From Idea to Startup (Pt. 2/5): Validate Your Business Idea

Key Takeaways:

  1. Avoid pursuing ideas based on false assumptions by gathering data about their desirability, feasibility and viability first.
  2. Start by testing your idea’s desirability and understanding your target customers’ needs better with empirical customer discovery.
  3. Be willing to pivot if the customer feedback suggests your idea doesn’t solve a significant problem.
  4. Then analyze the feasibility of your idea from technical, legal, and operational views.
  5. Finally, determine the viability of your idea by validating its financials through a solid business case.
  6. Use our practical checklist so you don’t miss any critical steps as you validate your business ideas.

Are you ready to turn your business idea into reality, but not sure if it will fly? Before you take the leap, make sure to vet your idea critically from all sides to avoid a crash landing.

In this article of the “From Idea to Startup” series (click on the image to view all articles), we delve into the crucial role of validating your business ideas before making any significant investments. We’ll guide you through the process, covering all key aspects such as customer discovery, technical feasibility analysis, and the dreaded “business case”. At the end of this article, as a treat, you’ll find a hands-on checklist summarizing all key topics for your business idea validation.

Note that the principles outlined in this series of articles are useful for both start-up entrepreneurs and corporate intrapreneurs.

Validate Your Idea’s Desirability for Customers

Understanding the needs and solving a concrete problem of your target customers is the starting point of any successful product development.

To validate your idea’s desirability from a user view [general note: I use the terms “user” and “customer” interchangeably and even if it makes this article sound software-heavy, its principles apply to traditional businesses, too.] there is no way around empirical customer discovery. This is the systematic gathering of data about your potential users via interviews, surveys and tests to better understand what they need and to get feedback for your product.

Unfortunately, we’re naturally inclined to neglect this important aspect of idea validation due to the “false consensus bias” which is a bias which seduces us to believe ours share our opinions, beliefs and values. We must resist the temptation and talk to our customers to avoid developing what nobody but ourselves wants.

First, clearly determine your target customer segment and invite a small group of test users to test your MVP (minimum viable product). If you’re still at “idea stage” it is also perfectly fine to just interview them about what they need and the challenges they face with existing solutions. This pushes you a bit out of your comfort zone but ultimately gives you the needed insights into how your idea/product performs “in reality” and then use the feedback to improve it.

It’s important not to “forget” testing the willingness-to-pay (WTP) for your product during the customer discovery process (even though it can be the most uncomfortable assumption to test – since it’s so revealing). You’ll need this information to determine whether there is a “market” (paying customer base) for your idea, and to make a solid business case, i.e., validate the financial viability of your idea.

Often, it’s tricky to ask for their WTP (#incentives): Sometimes it can work to just ask directly, sometimes you need to do it smarter, e.g., with A/B tests of MVPs at different price points, pre-order campaigns etc. or other best practices you should check out in advance.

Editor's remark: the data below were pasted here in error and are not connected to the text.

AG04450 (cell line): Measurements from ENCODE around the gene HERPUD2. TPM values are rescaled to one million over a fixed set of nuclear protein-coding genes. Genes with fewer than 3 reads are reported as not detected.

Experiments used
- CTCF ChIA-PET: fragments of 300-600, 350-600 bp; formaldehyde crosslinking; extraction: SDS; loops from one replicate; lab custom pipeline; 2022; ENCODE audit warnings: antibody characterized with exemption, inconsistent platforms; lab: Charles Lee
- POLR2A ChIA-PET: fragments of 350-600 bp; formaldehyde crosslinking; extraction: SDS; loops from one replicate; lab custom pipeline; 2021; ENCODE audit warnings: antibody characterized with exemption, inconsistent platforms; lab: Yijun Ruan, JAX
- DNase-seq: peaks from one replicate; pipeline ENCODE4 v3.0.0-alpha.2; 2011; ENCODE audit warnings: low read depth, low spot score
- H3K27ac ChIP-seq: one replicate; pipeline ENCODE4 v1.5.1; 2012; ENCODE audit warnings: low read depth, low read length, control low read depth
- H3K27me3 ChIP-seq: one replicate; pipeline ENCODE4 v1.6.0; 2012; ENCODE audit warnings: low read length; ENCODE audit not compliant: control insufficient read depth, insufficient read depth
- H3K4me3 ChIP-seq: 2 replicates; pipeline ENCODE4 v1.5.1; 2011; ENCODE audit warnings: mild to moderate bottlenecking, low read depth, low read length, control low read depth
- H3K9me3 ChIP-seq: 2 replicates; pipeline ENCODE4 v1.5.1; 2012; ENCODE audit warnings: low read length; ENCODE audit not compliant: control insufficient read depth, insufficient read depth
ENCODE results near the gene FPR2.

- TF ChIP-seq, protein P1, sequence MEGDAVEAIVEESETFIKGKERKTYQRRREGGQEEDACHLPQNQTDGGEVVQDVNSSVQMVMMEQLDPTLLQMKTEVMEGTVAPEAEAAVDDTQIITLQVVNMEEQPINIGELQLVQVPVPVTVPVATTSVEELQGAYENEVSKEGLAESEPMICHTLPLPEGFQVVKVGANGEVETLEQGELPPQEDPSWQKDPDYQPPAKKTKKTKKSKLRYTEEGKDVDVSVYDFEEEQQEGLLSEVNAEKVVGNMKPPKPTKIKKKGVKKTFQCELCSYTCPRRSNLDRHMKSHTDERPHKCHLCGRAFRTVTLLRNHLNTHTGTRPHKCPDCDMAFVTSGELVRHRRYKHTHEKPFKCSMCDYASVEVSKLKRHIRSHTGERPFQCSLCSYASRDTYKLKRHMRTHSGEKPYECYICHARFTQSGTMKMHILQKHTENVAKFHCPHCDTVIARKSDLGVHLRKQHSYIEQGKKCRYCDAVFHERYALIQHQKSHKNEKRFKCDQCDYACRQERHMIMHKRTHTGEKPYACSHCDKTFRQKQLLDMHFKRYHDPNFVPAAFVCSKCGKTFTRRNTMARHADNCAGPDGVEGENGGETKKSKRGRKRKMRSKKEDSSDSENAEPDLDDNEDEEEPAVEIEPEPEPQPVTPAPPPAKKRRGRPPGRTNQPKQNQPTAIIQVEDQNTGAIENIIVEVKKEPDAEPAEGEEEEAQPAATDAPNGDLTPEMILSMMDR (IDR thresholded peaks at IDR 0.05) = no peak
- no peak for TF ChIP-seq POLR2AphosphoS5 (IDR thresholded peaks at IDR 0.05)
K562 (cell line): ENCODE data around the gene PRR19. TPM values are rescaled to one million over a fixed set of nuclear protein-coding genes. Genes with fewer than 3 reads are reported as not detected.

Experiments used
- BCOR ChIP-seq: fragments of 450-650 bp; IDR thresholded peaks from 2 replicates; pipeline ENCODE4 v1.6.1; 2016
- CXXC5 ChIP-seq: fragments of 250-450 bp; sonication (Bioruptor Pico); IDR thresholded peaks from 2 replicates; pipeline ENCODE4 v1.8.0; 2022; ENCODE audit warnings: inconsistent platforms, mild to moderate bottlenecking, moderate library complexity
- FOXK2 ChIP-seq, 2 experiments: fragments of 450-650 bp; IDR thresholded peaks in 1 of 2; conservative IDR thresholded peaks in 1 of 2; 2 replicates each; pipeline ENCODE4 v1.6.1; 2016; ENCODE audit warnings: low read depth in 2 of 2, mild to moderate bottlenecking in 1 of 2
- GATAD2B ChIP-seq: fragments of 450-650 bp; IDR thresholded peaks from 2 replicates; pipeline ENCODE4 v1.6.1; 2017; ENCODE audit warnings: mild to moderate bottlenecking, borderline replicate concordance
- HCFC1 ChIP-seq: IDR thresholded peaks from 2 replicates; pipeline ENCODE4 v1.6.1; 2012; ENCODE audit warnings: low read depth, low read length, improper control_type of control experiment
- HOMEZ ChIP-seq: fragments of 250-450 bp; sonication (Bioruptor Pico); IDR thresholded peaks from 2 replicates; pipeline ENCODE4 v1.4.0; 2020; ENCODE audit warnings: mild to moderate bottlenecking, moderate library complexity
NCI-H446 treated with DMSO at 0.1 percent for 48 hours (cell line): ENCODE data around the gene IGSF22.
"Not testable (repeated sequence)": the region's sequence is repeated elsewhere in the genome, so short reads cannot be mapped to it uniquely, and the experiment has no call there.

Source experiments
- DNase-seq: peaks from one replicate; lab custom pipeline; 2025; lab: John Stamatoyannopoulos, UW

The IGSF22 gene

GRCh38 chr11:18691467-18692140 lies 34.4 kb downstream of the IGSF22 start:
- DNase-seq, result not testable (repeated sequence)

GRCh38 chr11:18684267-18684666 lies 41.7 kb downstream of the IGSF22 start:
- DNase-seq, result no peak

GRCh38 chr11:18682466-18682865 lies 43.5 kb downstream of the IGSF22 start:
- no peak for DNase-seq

There are many ways to find test users like dedicated recruiting platforms, recruiting posts on social media, asking colleagues, friends and family etc. Mind your test users’ motivation though; friends and family may not tell you what you need to hear but what they think you want to hear to not hurt your feelings. It may be better to go with users who you’re not too closely related to, and to proactively encourage them to be blatantly honest.             

User interviews are an art and a “101” would be beyond this article’s scope (so consider extra research). However, there are best practices I want to share with you. Firstly, listen more than you talk, and ask open, non-leading questions: It’s not about convincing them of your “great idea”. You’re there to learn about their needs and how they view your idea – as (painfully) truthfully as possible. Secondly, be willing to pivot (i.e., change ideas), if feedback suggests your idea doesn’t meet their needs.  

Capture Customer Requirements “Problem-First”

As you proceed with your empirical customer discovery and gain a deeper understanding of your customers’ needs, you should capture these requirements in a clear and concise way. One tool I like to use for that are “user stories”.

These are succinct, user-centric descriptions of the functionalities you build into your solution to address your users’ needs. User stories are typically formulated like this: “As a [user role, e.g., “cheese shopper”] I want to [requirement] so that [intended user benefit]”. Of course, you don’t have to blindly adhere to this “formula” – just make sure you somehow capture the key points. Focusing on the benefits of each feature ensures you’re not building functionalities “in a vacuum” or because “you always did it that way” etc. Instead, every feature has its purpose, i.e., create customer value, and waste gets reduced.

User stories also help avoid “implementation bias”, i.e. our tendency to jump to nitty-gritty implementation details too quickly. It’s key to resist that urge and clearly define the “what” and “why” of your user stories first, and then let your technical experts figure out the “how”. For example, instead of specifying how the functionality should be implemented (e.g., “users must be able to find cheese products in our web shop with a search bar”), focus on the desired outcomes (e.g., “users must be able to quickly find any cheese they want”).